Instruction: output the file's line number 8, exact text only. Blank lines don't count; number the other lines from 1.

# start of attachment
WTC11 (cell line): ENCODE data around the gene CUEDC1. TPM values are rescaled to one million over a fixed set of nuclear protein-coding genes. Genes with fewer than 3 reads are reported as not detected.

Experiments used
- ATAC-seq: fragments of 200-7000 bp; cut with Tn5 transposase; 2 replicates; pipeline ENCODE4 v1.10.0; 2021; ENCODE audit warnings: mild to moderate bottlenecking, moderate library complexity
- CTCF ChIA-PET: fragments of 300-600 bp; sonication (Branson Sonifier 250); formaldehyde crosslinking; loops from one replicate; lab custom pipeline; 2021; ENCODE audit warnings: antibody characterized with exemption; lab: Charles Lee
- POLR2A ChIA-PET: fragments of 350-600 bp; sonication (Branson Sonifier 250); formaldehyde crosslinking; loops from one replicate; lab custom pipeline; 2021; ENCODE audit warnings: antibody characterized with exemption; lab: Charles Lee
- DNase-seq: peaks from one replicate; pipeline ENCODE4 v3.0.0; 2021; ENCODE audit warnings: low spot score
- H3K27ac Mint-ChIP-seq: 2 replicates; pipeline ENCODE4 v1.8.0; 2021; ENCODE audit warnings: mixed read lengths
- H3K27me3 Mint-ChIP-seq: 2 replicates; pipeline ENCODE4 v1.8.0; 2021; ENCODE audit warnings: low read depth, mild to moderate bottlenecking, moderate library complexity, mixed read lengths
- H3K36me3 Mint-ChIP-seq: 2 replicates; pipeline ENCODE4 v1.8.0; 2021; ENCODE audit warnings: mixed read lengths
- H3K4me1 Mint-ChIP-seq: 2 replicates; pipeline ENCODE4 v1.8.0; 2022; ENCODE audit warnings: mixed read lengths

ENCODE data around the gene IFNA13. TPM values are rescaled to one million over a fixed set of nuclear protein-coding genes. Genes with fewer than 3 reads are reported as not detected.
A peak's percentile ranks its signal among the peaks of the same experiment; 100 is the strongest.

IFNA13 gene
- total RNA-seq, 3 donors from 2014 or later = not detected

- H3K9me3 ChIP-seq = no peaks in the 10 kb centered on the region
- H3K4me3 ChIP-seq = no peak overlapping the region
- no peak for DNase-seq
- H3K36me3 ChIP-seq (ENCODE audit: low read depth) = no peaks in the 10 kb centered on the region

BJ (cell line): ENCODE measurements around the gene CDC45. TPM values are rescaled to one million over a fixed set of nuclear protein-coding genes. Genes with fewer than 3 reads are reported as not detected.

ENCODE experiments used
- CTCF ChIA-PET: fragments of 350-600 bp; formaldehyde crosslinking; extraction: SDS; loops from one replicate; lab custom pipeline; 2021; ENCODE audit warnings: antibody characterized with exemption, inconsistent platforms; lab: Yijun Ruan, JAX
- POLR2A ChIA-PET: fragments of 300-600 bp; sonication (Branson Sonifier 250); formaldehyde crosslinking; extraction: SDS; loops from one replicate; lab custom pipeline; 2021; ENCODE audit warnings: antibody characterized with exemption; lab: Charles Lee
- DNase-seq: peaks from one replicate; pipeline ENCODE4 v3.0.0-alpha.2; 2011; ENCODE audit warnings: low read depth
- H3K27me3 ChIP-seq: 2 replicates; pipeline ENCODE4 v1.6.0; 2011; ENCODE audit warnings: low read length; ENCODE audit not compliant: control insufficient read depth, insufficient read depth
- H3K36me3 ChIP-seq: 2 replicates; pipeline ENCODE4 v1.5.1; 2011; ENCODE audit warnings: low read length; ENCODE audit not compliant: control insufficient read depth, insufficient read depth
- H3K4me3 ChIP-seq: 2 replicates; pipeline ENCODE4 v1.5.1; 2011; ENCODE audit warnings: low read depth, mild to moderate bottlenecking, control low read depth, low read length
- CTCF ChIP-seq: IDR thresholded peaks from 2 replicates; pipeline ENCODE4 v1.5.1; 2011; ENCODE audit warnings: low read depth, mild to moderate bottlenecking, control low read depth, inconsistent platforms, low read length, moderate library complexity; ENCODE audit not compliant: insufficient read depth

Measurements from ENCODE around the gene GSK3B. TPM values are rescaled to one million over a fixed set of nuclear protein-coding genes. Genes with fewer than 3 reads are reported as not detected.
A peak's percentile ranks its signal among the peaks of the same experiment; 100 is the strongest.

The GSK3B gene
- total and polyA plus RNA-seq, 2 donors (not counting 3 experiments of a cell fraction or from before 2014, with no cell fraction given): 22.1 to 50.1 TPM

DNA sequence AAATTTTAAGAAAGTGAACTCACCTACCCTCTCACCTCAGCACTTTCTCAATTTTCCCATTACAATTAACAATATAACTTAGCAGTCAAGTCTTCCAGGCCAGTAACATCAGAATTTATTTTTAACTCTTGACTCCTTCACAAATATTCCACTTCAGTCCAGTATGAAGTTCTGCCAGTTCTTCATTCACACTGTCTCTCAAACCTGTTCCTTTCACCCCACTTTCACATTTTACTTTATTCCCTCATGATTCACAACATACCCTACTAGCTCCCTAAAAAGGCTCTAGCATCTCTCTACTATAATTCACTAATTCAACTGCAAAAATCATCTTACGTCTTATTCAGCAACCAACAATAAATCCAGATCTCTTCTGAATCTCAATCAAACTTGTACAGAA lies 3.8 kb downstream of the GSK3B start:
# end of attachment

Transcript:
- H3K27me3 Mint-ChIP-seq: 2 replicates; pipeline ENCODE4 v1.8.0; 2021; ENCODE audit warnings: low read depth, mild to moderate bottlenecking, moderate library complexity, mixed read lengths